Parshat Shelach contains the famous story of the "spies:" twelve men sent by Moses to scout the Promised Land before the Israelites enter it. A number of doublets and contradictions have led critical scholars to the conclusion that the spies narrative as it appears in the Torah is actually a conflation of two versions of the same story (although there are differences of opinion with regard to the details, as always). The following are some of the problems that a source-critical approach to the text helps resolve:
1. Moses sends the delegation of spies twice, once in Numbers 13:3 and once in 13:17.
2. The spies offer two separate reports, one in 13:27-29 and one in 13:32-33.
3. God grows angry over the incident twice, once in 14:11-12 and once in 14:26-35. (He seems to be placated in between.)
4. Caleb is twice exempted from the punishment meted on the other spies, once in 14:24, and once in 14:38, where he is joined by Joshua.
1. In 13:21, the spies are said to tour the entire Promised Land, "from the Wilderness of Zin to the entrance to Hamath," while in 13:22-24 they travel only as far north as Hebron.
2. In 13:26, the spies issue their report to Moses and Aaron, yet in 13:27 the recipient of the information is identified by means of a singular pronoun.
3. In 13:27, the spies concede that the land is "flowing with milk and honey," yet in 13:32 they describe it as a "land that devours its inhabitants."
4. In 14:24, Caleb is told that he, alone among the spies, will enter the Promised Land. This contradicts 14:30, in which both Caleb and Joshua are told that they will enter the land.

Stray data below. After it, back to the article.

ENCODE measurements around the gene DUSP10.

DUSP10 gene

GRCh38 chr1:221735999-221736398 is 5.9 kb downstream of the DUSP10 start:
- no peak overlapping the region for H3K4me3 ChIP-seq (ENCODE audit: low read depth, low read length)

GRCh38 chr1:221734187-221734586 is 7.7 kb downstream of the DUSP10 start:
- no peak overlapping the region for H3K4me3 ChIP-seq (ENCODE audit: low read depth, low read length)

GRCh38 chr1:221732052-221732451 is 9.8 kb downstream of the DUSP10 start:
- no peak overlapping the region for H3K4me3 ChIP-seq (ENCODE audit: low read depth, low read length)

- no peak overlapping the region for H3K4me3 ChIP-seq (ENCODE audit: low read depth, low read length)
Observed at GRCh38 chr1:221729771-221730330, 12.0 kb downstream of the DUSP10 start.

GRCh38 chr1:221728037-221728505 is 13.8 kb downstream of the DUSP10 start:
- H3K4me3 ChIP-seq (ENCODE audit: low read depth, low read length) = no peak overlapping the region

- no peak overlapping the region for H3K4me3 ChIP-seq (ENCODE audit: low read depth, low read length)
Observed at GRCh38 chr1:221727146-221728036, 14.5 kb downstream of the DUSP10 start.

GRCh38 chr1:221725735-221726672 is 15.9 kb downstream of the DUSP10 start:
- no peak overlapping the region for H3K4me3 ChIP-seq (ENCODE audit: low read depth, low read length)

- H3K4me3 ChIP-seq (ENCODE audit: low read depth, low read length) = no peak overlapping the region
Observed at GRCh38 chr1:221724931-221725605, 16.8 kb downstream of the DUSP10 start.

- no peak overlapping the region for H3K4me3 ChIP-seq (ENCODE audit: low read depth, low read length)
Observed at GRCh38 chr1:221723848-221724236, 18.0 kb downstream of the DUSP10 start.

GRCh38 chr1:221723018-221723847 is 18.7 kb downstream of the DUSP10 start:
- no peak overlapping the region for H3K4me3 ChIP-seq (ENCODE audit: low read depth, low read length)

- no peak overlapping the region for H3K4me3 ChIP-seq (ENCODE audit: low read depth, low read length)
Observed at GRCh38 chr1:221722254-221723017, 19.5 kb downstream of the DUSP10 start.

These doublets and contradictions, along with stylistic considerations, serve as guidelines for dividing the narrative into two documentary sources, as follows:
Priestly version (P):
13:1-17a: At God's command, Moses appoints twelve heads of tribes to scout the land, and dispaches them from the Wilderness of Paran.
13:21: The spies tour the land, all the way to its northernmost point.
13:25-26: The spies return and display the land's fruit.
13:32: The spies issue their report to Moses and Aaron, stating that Canaan is not only unconquerable, but a "land that devours its inhabitants."
14:1a, 2-3: The Israelites are disheartened and refuse to enter Canaan.
14:5: Moses and Aaron prostrate themselves, presumably in anticipation of divine wrath.
14:6-10a: Caleb and Joshua attempt to encourage the Israelites to proceed with the conquest. The Israelites respond by calling for them to be stoned.
14: 26-35: God decrees that the Israelites will wander the wilderness until the present sinful generation dies off. The period of wandering will be forty years.
14:36-38: The spies die in a plague. Joshua and Caleb are exempted from the punishment.
Jahwistic version (J):
13:17b-20: Moses dispaches the spies.
13:22-25: The spies tour the southern portion of the land (the future kingdom of Judah).
13:27-29: The spies issue their report to Moses, stating that the land is "flowing with milk and honey," but that the inhabitants are giants and and their cities are fortified.
13:30: Caleb alone affirms that the Israelites are capable of conquering the land.
13:31,33: The spies counter Caleb's claim, stating that the land is unconquerable.
14:1b, 4: The people are disheartened and refuse to enter Canaan.
14:11-12: God threatens to destroy the Israelites by plague.
14:13-19: Moses dissuades God from committing such a brash act.
14:20-25: God concedes not to destroy the Israelites, instead issuing a lesser punishment of wandering the desert until the present generation has died off.
14:39-45: Unable to accept their sentence, the remorseful (or fickle) Israelites attempt to penetrate the land. However, God and the Ark of the Covenant remain at the camp rather than accompanying them into battle, and they are roundly defeated by the land's inhabitants.